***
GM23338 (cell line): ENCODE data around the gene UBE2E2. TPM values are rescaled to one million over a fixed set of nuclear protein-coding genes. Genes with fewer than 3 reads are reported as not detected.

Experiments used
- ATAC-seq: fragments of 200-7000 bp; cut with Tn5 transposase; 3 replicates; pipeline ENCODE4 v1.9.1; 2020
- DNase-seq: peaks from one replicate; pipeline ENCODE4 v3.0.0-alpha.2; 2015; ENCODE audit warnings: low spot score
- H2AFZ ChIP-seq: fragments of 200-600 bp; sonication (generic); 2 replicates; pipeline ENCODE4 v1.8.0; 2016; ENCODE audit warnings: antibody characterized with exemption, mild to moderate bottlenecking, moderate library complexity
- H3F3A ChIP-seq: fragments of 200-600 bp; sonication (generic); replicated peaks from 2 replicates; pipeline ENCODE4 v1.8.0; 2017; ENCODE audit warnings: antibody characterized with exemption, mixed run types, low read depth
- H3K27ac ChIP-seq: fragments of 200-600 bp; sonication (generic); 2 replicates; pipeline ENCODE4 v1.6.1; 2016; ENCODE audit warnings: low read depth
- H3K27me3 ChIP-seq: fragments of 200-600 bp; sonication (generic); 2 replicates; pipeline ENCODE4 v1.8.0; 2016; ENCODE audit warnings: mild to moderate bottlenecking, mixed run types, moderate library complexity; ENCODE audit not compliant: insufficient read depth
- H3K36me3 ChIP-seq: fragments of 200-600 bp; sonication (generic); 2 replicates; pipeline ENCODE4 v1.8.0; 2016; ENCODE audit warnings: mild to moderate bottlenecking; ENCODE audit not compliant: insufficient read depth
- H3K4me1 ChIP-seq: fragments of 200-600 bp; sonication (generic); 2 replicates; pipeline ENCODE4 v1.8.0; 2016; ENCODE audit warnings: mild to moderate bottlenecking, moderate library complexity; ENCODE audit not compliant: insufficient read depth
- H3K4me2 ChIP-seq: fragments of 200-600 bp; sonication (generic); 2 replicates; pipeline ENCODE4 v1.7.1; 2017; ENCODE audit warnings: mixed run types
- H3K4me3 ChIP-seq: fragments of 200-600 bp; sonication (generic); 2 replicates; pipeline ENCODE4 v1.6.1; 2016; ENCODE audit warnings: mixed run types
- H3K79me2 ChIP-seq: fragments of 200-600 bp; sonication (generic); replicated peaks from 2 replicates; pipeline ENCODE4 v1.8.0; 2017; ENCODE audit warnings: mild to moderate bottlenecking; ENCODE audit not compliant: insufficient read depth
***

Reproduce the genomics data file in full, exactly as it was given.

GM23338 (cell line): ENCODE data around the gene UBE2E2. TPM values are rescaled to one million over a fixed set of nuclear protein-coding genes. Genes with fewer than 3 reads are reported as not detected.

Experiments used
- ATAC-seq: fragments of 200-7000 bp; cut with Tn5 transposase; 3 replicates; pipeline ENCODE4 v1.9.1; 2020
- DNase-seq: peaks from one replicate; pipeline ENCODE4 v3.0.0-alpha.2; 2015; ENCODE audit warnings: low spot score
- H2AFZ ChIP-seq: fragments of 200-600 bp; sonication (generic); 2 replicates; pipeline ENCODE4 v1.8.0; 2016; ENCODE audit warnings: antibody characterized with exemption, mild to moderate bottlenecking, moderate library complexity
- H3F3A ChIP-seq: fragments of 200-600 bp; sonication (generic); replicated peaks from 2 replicates; pipeline ENCODE4 v1.8.0; 2017; ENCODE audit warnings: antibody characterized with exemption, mixed run types, low read depth
- H3K27ac ChIP-seq: fragments of 200-600 bp; sonication (generic); 2 replicates; pipeline ENCODE4 v1.6.1; 2016; ENCODE audit warnings: low read depth
- H3K27me3 ChIP-seq: fragments of 200-600 bp; sonication (generic); 2 replicates; pipeline ENCODE4 v1.8.0; 2016; ENCODE audit warnings: mild to moderate bottlenecking, mixed run types, moderate library complexity; ENCODE audit not compliant: insufficient read depth
- H3K36me3 ChIP-seq: fragments of 200-600 bp; sonication (generic); 2 replicates; pipeline ENCODE4 v1.8.0; 2016; ENCODE audit warnings: mild to moderate bottlenecking; ENCODE audit not compliant: insufficient read depth
- H3K4me1 ChIP-seq: fragments of 200-600 bp; sonication (generic); 2 replicates; pipeline ENCODE4 v1.8.0; 2016; ENCODE audit warnings: mild to moderate bottlenecking, moderate library complexity; ENCODE audit not compliant: insufficient read depth
- H3K4me2 ChIP-seq: fragments of 200-600 bp; sonication (generic); 2 replicates; pipeline ENCODE4 v1.7.1; 2017; ENCODE audit warnings: mixed run types
- H3K4me3 ChIP-seq: fragments of 200-600 bp; sonication (generic); 2 replicates; pipeline ENCODE4 v1.6.1; 2016; ENCODE audit warnings: mixed run types
- H3K79me2 ChIP-seq: fragments of 200-600 bp; sonication (generic); replicated peaks from 2 replicates; pipeline ENCODE4 v1.8.0; 2017; ENCODE audit warnings: mild to moderate bottlenecking; ENCODE audit not compliant: insufficient read depth